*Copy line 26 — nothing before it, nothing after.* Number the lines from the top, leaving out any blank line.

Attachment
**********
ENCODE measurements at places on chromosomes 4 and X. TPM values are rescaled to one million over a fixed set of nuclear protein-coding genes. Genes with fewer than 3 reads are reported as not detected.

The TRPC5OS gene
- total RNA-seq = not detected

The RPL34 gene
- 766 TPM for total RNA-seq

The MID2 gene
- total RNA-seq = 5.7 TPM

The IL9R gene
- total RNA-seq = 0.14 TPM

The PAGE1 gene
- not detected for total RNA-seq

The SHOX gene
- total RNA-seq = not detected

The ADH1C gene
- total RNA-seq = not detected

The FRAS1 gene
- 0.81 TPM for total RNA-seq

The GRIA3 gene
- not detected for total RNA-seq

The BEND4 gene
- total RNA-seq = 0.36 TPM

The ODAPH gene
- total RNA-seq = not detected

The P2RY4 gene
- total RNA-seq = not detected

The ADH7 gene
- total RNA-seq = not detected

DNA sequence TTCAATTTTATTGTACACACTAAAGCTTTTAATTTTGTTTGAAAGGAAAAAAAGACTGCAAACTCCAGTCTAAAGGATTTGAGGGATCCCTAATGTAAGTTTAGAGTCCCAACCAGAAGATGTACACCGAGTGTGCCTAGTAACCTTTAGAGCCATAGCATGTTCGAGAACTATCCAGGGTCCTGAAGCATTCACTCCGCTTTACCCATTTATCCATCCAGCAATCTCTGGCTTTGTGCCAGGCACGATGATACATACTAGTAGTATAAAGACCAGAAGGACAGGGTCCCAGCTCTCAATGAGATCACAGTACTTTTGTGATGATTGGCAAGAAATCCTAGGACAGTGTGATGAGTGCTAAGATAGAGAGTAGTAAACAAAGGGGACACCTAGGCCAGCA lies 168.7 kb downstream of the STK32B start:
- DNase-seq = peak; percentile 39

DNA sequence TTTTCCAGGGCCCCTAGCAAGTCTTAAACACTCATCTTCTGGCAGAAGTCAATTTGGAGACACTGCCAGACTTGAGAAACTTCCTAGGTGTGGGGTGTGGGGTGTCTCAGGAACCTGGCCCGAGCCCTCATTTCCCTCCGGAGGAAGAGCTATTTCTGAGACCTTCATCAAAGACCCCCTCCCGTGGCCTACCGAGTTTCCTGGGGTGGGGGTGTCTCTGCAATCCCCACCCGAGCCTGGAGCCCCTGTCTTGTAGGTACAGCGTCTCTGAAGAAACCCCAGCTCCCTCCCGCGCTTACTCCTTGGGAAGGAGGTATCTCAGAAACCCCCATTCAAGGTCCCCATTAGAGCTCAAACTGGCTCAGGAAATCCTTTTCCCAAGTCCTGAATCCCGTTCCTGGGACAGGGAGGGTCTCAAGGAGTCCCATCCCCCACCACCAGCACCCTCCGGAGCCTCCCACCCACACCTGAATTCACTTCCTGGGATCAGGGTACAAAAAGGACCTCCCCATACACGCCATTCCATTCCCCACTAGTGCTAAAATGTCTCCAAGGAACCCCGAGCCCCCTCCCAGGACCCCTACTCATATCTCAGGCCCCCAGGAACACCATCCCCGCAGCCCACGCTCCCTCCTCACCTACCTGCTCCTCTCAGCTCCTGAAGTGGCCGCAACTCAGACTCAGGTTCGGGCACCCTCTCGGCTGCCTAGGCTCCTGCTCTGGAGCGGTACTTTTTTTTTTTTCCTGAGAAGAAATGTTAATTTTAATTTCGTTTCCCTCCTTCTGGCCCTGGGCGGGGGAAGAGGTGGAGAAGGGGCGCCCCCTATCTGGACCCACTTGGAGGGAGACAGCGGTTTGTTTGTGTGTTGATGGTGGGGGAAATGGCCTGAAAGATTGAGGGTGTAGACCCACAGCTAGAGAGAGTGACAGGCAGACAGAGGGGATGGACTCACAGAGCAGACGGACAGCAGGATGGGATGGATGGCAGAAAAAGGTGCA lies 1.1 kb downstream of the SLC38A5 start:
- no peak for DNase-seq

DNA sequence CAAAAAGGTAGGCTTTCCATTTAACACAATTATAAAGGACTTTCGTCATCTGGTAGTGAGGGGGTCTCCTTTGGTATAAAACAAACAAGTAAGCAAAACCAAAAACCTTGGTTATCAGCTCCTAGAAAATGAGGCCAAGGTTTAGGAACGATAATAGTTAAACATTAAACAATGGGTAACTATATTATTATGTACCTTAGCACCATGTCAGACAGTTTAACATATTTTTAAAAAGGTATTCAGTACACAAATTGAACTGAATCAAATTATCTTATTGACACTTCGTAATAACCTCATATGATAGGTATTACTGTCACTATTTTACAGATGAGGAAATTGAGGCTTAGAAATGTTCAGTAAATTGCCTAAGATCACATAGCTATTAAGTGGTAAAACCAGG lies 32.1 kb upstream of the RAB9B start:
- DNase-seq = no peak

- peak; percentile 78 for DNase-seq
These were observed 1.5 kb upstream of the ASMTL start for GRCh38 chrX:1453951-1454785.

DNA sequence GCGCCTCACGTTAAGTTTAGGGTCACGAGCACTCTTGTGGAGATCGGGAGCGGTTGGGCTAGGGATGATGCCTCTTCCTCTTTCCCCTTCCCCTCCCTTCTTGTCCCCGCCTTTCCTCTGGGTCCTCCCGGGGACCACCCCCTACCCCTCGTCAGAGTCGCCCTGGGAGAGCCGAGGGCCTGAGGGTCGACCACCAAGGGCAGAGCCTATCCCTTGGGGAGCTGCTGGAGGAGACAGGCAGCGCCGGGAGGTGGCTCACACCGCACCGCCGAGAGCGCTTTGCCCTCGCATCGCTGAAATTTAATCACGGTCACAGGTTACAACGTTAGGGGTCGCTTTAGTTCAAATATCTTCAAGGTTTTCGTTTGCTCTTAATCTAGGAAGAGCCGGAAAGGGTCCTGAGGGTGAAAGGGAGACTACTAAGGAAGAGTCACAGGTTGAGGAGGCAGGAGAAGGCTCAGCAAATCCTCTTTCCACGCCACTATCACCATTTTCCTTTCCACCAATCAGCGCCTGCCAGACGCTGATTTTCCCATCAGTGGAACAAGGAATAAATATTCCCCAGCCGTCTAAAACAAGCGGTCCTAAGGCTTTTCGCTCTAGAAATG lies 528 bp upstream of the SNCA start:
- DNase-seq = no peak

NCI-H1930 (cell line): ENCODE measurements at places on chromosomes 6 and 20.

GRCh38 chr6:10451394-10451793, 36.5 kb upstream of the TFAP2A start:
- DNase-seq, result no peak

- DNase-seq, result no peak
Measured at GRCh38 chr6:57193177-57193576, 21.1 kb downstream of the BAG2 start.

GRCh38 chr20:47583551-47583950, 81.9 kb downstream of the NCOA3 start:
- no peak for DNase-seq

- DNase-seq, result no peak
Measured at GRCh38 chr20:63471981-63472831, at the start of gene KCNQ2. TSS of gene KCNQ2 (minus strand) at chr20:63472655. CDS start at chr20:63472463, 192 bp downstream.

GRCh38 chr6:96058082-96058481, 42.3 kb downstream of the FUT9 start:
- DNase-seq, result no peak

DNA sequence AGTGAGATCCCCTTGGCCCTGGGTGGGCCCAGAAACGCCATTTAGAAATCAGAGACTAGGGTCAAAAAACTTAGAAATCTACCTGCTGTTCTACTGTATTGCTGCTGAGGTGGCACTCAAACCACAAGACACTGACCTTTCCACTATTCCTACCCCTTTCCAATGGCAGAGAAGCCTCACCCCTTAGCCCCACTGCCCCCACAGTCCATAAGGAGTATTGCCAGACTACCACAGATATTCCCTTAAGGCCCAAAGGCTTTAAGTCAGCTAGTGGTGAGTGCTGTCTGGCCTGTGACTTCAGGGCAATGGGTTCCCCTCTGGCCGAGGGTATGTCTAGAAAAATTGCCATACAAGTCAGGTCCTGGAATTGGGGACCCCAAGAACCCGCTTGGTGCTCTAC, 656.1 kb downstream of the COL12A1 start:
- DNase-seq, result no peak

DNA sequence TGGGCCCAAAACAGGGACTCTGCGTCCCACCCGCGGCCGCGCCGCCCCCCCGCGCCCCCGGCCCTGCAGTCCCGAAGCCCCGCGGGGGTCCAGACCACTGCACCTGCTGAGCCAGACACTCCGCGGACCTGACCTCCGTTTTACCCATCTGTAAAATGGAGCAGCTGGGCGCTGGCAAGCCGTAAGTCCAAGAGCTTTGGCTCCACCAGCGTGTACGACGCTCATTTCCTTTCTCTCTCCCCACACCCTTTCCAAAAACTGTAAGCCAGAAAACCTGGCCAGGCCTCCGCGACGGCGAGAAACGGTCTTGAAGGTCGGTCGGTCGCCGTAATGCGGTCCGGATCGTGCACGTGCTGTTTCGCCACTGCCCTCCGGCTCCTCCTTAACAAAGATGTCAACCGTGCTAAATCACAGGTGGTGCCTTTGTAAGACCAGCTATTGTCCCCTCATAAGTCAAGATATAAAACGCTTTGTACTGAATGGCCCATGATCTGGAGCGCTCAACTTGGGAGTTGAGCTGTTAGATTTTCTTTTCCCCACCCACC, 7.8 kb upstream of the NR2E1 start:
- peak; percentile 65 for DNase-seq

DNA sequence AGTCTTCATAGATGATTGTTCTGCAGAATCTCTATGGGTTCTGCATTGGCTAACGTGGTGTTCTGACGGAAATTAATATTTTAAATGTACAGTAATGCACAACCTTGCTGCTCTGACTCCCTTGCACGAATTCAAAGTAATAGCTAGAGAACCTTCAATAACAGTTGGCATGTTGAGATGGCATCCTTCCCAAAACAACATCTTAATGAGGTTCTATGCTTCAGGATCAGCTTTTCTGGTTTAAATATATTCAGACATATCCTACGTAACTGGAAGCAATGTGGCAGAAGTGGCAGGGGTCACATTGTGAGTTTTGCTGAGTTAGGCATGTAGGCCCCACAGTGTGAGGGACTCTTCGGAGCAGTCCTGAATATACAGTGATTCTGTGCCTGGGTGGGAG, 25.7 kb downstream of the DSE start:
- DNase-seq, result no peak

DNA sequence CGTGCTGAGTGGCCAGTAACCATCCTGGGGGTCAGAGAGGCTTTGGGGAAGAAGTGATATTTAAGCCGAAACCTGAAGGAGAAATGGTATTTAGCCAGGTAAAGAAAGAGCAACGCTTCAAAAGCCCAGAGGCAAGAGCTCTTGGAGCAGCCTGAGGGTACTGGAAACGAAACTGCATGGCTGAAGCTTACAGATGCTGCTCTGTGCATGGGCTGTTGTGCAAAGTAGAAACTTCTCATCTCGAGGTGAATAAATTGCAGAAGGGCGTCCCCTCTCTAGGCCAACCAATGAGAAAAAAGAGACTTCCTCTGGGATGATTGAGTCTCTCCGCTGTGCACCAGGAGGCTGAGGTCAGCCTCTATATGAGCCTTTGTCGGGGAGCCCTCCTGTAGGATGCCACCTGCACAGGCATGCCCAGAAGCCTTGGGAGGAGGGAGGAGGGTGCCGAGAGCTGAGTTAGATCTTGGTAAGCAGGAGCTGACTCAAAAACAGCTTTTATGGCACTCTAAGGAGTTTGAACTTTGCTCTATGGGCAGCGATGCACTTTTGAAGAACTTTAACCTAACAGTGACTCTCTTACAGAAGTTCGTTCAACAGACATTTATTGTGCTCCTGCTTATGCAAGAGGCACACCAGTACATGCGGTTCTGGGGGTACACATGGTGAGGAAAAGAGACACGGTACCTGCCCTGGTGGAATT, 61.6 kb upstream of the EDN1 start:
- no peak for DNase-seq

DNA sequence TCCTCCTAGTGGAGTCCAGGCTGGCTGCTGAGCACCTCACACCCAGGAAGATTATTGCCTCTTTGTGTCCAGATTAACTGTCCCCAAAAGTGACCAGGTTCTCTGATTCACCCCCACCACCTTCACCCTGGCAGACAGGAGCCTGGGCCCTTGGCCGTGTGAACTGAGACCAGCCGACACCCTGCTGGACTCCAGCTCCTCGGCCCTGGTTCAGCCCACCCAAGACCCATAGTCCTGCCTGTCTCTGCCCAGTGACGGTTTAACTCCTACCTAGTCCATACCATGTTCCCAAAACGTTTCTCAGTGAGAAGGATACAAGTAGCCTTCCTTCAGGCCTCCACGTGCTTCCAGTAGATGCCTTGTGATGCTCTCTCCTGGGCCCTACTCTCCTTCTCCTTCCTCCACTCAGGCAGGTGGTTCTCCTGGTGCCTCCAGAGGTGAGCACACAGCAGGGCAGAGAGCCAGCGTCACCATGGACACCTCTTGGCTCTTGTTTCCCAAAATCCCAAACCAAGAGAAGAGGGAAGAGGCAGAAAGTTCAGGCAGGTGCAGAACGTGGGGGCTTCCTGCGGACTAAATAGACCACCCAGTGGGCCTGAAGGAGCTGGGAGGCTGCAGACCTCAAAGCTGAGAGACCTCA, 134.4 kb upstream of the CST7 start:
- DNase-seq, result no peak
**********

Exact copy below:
The ADH7 gene